The Face of Battle, By John Keegan (Anchor)
Reviewed by Terry Castle ("Gender Bending," September 2005)

"Keegan's now classic description of what it was like to be an ordinary soldier on the Agincourt, Waterloo, or Somme battlefields is harrowing, humane, profound."


The War for Muslim Minds: Islam and the West, by Gilles Kepel (Belknap)
Reviewed by Peter Beinart ("Backfire," March 2005)

"[Kepel's] discussions of the competing strains in Saudi Islamist thought and the influence of Internet imams on Muslims in France are worth the book's price alone. Yet amid this intricate history and fascinating micro-sociology are bizarre, unsupported assertions."


The Education of a French Model, by Kiki (Belmont Books)
Reviewed by Sally Singer ("The Lady Is a Tramp," July/August 2005)

"A smashing little memoir, with an introduction by a thoroughly smashed Ernest Hemingway, by Kiki de Montparnasse, the artist's model who was muse or whore to artist or john (depending on the soir) in Paris in the 1920s."


The Fourth Network : How FOX Broke the Rules and Reinvented Television, by David M. Kimmel (Ivan R. Dee)
Reviewed by Tom Carson ("The Murdoch Touch," January/February 2005)

"As a straightforward recap of how Murdoch did it—from buying Metromedia and assembling a ragtag group of indie affiliates to dickering with Congress and an FCC so happy to lean backward for him that it was nicknamed the Fox Communications Commission—The Fourth Network is an informative read. Its limitation is that despite his sweeping subtitle, Kimmel is really interested only in the business side of the story, and in a fairly pedestrian way."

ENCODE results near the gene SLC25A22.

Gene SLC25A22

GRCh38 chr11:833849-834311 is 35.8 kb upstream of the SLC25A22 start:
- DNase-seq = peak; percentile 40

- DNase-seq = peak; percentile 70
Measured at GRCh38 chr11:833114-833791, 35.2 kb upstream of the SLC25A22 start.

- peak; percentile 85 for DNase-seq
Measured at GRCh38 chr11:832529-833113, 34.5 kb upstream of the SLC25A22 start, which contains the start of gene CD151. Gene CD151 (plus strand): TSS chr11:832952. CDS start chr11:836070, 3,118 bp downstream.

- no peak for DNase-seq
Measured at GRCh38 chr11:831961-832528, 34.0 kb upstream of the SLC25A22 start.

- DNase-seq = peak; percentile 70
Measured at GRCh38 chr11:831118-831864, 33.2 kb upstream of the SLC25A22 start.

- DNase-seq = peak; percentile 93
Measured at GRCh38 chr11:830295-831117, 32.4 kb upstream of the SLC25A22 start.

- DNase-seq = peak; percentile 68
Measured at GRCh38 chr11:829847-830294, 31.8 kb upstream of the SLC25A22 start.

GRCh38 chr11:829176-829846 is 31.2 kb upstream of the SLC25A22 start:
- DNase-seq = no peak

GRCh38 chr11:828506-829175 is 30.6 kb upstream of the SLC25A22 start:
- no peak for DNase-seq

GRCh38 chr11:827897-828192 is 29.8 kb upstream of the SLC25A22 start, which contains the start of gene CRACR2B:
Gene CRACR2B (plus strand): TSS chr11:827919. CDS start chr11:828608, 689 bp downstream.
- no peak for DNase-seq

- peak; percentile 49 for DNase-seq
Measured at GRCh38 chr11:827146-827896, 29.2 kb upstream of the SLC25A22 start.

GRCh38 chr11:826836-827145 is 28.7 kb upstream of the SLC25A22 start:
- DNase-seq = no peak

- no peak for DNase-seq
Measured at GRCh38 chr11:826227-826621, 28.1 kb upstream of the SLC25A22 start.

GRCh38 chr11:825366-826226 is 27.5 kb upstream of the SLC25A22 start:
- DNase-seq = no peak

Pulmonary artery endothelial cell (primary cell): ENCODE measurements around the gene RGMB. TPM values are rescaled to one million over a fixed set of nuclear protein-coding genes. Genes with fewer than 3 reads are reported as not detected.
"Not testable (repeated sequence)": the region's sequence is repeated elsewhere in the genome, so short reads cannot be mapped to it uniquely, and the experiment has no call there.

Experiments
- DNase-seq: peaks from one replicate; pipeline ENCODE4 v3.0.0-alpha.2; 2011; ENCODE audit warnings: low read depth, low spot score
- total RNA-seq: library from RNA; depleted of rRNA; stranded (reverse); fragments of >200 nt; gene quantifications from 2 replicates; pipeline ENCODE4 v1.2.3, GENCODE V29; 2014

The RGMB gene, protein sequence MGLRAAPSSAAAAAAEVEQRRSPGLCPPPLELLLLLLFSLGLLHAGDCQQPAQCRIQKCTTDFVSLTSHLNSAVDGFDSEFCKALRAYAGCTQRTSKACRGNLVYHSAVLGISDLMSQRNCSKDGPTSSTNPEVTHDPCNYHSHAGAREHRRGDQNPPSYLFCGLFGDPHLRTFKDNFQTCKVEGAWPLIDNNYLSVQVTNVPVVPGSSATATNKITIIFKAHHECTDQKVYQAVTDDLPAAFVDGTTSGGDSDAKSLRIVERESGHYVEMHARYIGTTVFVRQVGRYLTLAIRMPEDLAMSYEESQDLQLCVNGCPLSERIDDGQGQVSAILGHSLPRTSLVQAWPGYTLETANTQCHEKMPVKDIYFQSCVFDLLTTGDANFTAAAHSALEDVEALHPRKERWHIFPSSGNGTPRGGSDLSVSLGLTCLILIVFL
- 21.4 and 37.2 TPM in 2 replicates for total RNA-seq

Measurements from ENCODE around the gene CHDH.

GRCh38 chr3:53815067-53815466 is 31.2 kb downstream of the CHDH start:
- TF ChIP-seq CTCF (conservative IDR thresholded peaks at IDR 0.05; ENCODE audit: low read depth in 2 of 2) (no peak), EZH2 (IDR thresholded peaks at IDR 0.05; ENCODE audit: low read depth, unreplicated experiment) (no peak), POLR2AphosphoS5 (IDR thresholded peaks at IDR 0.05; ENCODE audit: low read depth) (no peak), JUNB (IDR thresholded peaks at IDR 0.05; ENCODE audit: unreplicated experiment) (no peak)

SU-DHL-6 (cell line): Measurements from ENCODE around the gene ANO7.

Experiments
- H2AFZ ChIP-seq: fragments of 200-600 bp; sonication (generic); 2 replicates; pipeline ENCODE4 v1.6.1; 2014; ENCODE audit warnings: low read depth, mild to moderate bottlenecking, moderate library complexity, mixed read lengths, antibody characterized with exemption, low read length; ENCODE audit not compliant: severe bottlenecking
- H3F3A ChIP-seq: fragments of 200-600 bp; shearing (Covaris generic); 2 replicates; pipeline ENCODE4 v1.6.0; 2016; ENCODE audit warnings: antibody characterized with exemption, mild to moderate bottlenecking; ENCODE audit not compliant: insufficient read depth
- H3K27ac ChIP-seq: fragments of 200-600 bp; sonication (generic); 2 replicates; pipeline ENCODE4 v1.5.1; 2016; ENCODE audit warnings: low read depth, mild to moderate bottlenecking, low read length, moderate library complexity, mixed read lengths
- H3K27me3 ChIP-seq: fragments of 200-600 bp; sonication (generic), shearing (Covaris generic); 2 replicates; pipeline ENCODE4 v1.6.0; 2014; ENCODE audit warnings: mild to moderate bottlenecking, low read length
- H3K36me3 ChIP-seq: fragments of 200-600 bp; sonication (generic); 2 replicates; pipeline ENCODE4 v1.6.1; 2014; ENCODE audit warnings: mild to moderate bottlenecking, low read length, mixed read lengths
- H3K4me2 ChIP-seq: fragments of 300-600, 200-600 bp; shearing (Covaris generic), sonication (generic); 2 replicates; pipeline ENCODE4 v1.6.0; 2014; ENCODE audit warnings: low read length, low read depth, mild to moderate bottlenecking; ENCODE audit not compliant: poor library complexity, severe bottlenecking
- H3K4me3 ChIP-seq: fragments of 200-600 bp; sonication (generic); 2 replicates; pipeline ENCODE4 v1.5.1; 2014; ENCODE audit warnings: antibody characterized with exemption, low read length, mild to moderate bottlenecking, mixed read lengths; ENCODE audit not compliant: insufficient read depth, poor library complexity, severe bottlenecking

Chanel, edited by Harold Koda and Andrew Bolton (Metropolitan Museum of Art/Yale)
Reviewed by Benjamin Schwarz ("Elements of Style," July/August 2005)

"This swank book ... focuses on the continuities and evolution of the style of the house of Chanel from its inception, before the First World War, to its current permutation under the direction of Karl Lagerfeld. Fashion writing tends toward the gaseous, but Koda's introduction and the text of the exhibition catalogue nicely explain Chanel's innovations, clearly define the essential qualities of her designs, and concretely convey the workings of cut and construction."


Don't Think of an Elephant!: Know Your Values and Frame the Debate, by George Lakoff (Chelsea Green Publishing)
Reviewed by Marc Cooper ("The Lost Crusade," April 2005)

"A feel-good self-help book for a stratum of despairing liberals who just can't believe how their commonsense message has been misunderstood by the eternally deceived masses."


Seven Pillars of Wisdom, By T. E. Lawrence (Anchor)
Reviewed by Terry Castle ("Gender Bending," September 2005)

"For insights into imperialism, the modern Middle East, and the kinky, coquettish personality of the twentieth century's strangest Englishman, this book is matchless."


How to Win Millions Playing Slot Machines! ... or Lose Trying, by Frank Legato (Bonus Books)
Reviewed by Marc Cooper ("Sit and Spin," December 2005)

"Legato ... knocks down every hoary myth about how to win at slots. Regardless of which mechanical apparatus is added; regardless of how many funny cartoons there are; 'regardless of whether they play the song from a TV show, give the player a board game to play, play the overture from Les Misérables, or get down on one knee and sing 'Mammy,' all modern slot machines are computers.'"